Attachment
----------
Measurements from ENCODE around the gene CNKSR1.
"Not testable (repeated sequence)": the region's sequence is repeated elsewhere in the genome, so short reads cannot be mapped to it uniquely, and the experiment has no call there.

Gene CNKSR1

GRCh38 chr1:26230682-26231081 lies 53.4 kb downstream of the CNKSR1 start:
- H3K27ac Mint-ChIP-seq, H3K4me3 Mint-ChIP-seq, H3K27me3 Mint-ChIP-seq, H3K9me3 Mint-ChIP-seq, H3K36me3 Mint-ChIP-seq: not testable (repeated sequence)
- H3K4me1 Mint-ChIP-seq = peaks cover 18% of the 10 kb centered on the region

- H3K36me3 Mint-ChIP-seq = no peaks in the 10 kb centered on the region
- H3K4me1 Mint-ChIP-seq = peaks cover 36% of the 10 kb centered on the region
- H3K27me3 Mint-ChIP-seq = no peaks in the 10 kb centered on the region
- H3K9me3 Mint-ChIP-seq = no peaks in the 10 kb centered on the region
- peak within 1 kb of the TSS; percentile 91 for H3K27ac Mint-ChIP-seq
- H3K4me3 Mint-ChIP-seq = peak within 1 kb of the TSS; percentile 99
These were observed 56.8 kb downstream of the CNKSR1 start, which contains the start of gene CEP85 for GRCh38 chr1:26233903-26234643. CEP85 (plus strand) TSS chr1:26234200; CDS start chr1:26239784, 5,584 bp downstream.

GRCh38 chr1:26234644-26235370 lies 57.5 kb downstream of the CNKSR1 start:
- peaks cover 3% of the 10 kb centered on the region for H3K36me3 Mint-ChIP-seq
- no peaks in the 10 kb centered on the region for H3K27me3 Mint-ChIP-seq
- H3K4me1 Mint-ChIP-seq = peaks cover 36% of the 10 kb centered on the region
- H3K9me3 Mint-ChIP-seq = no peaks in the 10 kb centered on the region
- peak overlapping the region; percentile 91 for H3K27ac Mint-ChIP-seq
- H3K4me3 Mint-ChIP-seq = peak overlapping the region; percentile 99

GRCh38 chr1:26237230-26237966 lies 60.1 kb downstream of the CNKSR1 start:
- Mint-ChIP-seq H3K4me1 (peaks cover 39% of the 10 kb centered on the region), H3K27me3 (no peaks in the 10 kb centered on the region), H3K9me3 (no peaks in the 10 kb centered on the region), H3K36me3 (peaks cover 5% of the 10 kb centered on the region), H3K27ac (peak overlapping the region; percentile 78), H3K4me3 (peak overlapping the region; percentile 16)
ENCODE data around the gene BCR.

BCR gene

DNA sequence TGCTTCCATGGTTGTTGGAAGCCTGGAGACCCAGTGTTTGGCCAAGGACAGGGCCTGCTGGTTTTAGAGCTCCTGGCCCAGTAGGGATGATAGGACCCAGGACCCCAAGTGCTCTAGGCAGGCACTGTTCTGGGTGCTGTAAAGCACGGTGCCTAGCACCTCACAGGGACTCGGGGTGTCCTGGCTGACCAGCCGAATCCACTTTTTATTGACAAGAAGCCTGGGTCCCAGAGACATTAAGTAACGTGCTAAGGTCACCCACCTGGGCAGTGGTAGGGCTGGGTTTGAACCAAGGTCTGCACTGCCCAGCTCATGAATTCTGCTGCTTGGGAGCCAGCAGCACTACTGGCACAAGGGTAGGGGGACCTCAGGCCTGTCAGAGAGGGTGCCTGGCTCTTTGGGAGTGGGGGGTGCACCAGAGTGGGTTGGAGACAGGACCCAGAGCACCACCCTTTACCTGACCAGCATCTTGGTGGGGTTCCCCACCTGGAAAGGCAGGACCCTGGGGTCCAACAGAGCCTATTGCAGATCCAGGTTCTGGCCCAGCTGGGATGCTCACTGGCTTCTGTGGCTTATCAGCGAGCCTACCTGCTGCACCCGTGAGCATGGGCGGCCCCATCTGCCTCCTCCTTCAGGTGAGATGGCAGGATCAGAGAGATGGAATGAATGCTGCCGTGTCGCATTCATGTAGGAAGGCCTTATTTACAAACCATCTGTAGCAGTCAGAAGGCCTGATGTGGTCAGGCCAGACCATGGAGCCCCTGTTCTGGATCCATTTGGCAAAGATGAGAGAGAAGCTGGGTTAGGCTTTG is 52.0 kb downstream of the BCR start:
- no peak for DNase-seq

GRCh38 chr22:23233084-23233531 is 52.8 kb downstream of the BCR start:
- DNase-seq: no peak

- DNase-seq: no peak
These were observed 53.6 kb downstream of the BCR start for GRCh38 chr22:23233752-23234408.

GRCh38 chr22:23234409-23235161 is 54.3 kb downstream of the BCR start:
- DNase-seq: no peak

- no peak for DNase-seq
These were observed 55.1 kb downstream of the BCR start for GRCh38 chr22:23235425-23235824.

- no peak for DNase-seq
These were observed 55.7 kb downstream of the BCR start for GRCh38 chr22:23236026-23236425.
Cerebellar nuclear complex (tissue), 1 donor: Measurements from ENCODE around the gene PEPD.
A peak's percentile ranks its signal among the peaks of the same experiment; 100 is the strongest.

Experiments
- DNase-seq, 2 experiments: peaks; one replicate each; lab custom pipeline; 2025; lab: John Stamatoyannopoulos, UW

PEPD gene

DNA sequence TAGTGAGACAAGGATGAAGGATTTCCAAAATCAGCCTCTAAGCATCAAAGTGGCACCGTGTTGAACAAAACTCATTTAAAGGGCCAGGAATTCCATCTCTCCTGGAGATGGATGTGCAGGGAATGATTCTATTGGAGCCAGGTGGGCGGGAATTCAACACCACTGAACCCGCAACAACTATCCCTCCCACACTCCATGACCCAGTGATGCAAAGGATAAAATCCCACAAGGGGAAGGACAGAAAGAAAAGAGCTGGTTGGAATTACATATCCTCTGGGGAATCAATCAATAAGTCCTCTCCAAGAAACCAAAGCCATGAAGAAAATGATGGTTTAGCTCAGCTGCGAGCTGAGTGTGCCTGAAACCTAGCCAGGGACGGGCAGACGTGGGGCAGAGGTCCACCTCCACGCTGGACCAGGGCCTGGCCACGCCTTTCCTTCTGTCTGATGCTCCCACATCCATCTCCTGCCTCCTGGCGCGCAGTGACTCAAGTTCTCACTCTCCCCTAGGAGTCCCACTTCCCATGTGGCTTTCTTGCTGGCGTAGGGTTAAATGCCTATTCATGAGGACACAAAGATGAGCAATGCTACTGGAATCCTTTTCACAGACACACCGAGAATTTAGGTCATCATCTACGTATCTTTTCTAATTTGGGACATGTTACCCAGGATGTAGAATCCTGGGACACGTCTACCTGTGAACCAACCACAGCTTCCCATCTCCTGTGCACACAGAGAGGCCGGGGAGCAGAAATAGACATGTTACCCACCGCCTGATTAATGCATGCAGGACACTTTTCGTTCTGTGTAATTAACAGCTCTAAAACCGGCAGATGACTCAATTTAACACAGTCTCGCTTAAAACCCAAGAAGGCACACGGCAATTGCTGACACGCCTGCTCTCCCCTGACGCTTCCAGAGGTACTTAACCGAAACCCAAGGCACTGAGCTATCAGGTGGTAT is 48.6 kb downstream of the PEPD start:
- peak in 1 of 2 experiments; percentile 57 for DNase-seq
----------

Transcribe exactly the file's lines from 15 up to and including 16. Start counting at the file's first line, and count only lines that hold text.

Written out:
- peaks cover 3% of the 10 kb centered on the region for H3K36me3 Mint-ChIP-seq
- no peaks in the 10 kb centered on the region for H3K27me3 Mint-ChIP-seq